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Doug Pederson: “Not everybody” played hard on Sunday

CINCINNATI, OH - DECEMBER 4:  Head Coach Doug Pederson of the Philadelphia Eagles calls a play during the game against the Cincinnati Bengals at Paul Brown Stadium on December 4, 2016 in Cincinnati, Ohio. (Photo by Gregory Shamus/Getty Images) Getty Images

The Eagles lost for the third straight week on Sunday and the margin of victory for their opponents has gotten steadily larger over that streak, which isn’t a trend that coach Doug Pederson would surely like to stop as soon as possible.

His chances of making that happen will increase if he can get everyone on the roster giving their maximum effort on a weekly basis. Pederson said that wasn’t the case when he was asked if everyone was playing hard in their 32-14 loss to the Bengals.

“Not everybody. Not everybody, and that’s the accountability that I talk about,” Pederson said in his Monday press conference. “You know, I hold coaches accountable for that. I hold myself accountable for that because it all starts with me and I pride myself each week to make sure the guys are ready to go. But at the same time, it comes down to a mentality by each individual player. You know, this is a business where we have to be ready to go every single weekend because every team in the league — I mean, there’s some teams that are better than others, obviously — but for the most part, anything can happen each weekend.”

Pederson said at another point that he didn’t see any quit in the team, but that may matter less than the fact that some engines never turned over in the first place. Pederson said he doesn’t have any doubts about his job security and that “it’s been 100 percent support on everything” from owner Jeffrey Lurie and General Manager Howie Roseman, but there’s no quicker way for that to change than losing games with lackluster effort from the roster.

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Ron Rivera on benching MVP: “I knew it would be a feeding frenzy”

Carolina Panthers quarterback Cam Newton wears a black coat and hat as he talks with reporters during a post-game news conference after an NFL football game against the Seattle Seahawks, Sunday, Dec. 4, 2016, in Seattle. The Seahawks won 40-7. (AP Photo/Stephen Brashear)

Panthers coach Ron Rivera said Monday he’s disciplined players for dress code violations before, even though none of them were his quarterback and reigning MVP.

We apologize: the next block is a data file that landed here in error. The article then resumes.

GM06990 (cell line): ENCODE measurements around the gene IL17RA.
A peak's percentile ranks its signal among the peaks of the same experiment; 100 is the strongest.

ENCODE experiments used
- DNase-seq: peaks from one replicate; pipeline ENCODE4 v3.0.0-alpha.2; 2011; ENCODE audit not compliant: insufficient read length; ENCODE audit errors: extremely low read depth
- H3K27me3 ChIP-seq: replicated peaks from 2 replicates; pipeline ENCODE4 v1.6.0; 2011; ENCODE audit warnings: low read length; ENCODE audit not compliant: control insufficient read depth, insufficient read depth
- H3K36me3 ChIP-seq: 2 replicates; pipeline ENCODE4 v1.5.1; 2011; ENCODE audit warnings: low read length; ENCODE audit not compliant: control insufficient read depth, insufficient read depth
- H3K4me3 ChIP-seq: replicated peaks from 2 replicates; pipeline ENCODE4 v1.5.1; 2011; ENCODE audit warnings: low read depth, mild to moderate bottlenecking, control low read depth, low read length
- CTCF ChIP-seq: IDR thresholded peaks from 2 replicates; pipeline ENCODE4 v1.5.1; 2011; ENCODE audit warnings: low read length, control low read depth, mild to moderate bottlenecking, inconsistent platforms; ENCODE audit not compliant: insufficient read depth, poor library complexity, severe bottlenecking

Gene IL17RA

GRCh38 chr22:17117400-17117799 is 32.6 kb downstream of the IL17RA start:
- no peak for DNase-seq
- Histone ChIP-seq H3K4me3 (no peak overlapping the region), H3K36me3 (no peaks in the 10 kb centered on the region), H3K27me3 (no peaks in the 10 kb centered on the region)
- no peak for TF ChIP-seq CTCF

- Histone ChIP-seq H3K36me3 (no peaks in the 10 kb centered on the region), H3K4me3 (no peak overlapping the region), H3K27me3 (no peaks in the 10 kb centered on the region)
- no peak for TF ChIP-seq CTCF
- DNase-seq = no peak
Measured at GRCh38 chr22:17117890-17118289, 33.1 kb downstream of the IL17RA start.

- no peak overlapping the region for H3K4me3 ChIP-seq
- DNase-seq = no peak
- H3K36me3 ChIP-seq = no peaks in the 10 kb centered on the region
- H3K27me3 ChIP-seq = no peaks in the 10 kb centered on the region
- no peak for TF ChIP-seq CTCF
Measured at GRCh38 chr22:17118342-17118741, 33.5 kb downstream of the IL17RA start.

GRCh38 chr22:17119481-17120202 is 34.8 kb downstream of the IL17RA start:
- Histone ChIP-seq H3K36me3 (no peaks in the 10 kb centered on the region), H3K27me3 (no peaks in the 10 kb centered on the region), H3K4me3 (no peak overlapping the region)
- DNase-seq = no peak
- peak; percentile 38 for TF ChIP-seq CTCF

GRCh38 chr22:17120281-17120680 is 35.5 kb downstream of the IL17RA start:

And he anticipated the reaction, after he benched Cam Newton for a series last night against the Seahawks for not wearing a tie on the team plane from San Jose to Seattle.

“I knew it would be a feeding frenzy,” Rivera said Monday.

Rivera insisted he’s done this to players previously, and that his goal was to “treat everybody the same.” And since Newton talked about it last night, Rivera declared the matter closed.

“There’s no underlying message, no feud, I’ve done it before,” Rivera said. “All I did was treat a player the way I did any other player.

“I’m done with it. We play the Chargers and we lost the game yesterday.”

Of course, the bigger question is why the tie signifies the respect and teamwork Rivera is trying to create. The turtleneck and jacket he was wearing yesterday were far more subdued than the clown pants he wore to the Super Bowl, but the tie is apparently important.

At least when you’re 4-8, I suppose.

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In the midst of an awful season, Todd Gurley looks in the mirror

FOXBORO, MA - DECEMBER 04:  Todd Gurley #30 of the Los Angeles Rams runs with the ball during the first half against the New England Patriots at Gillette Stadium on December 4, 2016 in Foxboro, Massachusetts.  (Photo by Maddie Meyer/Getty Images) Getty Images

Last year, Rams running back Todd Gurley was the NFL’s offensive rookie of the year. This year, Gurley is one of the NFL’s biggest disappointments.

Far from building on his impressive first season, Gurley has just 679 yards on 211 carries. Among the 24 NFL running backs with at least 120 carries this season, Gurley’s average of 3.2 yards per carry ranks dead last. There are 34 players in the NFL this year with at least two runs of 20 yards or longer, and Gurley is not one of them.

Asked after Sunday’s loss to the Patriots what’s going wrong with the 4-8 Rams, Gurley said he’ll look at himself, as he thinks all of his teammates will do.